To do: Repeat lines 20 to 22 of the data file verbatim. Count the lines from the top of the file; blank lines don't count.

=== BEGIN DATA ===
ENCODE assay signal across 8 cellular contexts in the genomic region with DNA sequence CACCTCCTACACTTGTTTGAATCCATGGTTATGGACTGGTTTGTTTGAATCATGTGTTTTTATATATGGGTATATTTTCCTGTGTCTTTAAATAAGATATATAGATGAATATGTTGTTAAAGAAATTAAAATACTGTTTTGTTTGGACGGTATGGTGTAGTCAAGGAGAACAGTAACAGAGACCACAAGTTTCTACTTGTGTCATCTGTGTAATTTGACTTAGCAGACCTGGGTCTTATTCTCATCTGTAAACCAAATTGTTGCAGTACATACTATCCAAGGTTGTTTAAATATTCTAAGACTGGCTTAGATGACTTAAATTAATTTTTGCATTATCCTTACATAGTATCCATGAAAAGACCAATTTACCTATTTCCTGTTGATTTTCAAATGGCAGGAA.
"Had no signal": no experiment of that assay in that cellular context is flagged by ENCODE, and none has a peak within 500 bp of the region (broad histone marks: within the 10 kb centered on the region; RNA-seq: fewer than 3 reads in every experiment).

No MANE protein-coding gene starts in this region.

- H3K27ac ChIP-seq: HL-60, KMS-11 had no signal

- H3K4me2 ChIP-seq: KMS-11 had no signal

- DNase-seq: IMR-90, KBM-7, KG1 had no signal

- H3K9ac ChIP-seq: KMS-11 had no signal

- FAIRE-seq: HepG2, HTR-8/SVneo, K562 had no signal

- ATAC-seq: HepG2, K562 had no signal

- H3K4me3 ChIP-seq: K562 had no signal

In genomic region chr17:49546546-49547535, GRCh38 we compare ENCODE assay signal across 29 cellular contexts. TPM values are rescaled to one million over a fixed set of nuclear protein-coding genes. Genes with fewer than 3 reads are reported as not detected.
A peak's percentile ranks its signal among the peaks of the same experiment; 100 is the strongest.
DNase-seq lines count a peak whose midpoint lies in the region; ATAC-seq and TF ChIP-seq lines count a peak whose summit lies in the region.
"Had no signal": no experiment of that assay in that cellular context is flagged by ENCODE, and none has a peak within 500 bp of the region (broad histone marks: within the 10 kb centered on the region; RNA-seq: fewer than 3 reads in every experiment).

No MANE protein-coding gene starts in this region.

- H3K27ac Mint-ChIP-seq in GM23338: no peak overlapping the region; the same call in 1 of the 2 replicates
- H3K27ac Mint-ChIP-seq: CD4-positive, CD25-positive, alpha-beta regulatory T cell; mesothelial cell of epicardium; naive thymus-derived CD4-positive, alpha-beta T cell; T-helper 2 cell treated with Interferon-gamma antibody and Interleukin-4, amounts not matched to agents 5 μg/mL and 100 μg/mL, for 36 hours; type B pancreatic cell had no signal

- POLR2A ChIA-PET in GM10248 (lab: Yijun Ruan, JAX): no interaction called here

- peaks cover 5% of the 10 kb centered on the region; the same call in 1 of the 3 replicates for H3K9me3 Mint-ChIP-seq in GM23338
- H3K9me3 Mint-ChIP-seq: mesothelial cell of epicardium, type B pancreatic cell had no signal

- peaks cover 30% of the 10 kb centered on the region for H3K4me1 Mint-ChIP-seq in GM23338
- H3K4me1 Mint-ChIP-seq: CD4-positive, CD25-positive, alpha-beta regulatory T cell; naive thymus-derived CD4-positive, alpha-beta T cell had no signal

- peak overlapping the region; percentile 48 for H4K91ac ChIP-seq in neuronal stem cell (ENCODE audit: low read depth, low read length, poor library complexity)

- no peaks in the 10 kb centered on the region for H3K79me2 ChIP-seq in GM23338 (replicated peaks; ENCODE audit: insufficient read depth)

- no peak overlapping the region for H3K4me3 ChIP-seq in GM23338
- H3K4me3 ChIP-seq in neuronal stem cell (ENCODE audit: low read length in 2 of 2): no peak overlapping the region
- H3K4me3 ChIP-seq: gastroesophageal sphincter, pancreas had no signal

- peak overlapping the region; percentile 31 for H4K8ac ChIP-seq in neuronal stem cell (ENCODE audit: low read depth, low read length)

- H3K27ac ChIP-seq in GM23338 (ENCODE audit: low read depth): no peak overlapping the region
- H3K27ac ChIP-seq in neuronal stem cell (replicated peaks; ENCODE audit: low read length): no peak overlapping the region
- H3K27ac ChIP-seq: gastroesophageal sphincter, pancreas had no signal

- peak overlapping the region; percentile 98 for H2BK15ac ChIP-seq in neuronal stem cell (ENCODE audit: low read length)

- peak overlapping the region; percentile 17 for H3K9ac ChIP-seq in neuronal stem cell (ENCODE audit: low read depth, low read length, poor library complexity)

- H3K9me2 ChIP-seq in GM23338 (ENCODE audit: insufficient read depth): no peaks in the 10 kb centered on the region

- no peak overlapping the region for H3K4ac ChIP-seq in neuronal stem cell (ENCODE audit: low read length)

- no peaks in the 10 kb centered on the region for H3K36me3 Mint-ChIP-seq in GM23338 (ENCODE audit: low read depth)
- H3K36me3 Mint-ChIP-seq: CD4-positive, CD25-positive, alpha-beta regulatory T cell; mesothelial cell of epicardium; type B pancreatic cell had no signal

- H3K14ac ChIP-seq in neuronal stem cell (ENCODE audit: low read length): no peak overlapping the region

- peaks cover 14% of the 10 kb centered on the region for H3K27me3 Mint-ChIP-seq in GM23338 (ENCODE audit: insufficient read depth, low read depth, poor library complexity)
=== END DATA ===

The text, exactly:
- H3K9me3 Mint-ChIP-seq: mesothelial cell of epicardium, type B pancreatic cell had no signal

- peaks cover 30% of the 10 kb centered on the region for H3K4me1 Mint-ChIP-seq in GM23338
- H3K4me1 Mint-ChIP-seq: CD4-positive, CD25-positive, alpha-beta regulatory T cell; naive thymus-derived CD4-positive, alpha-beta T cell had no signal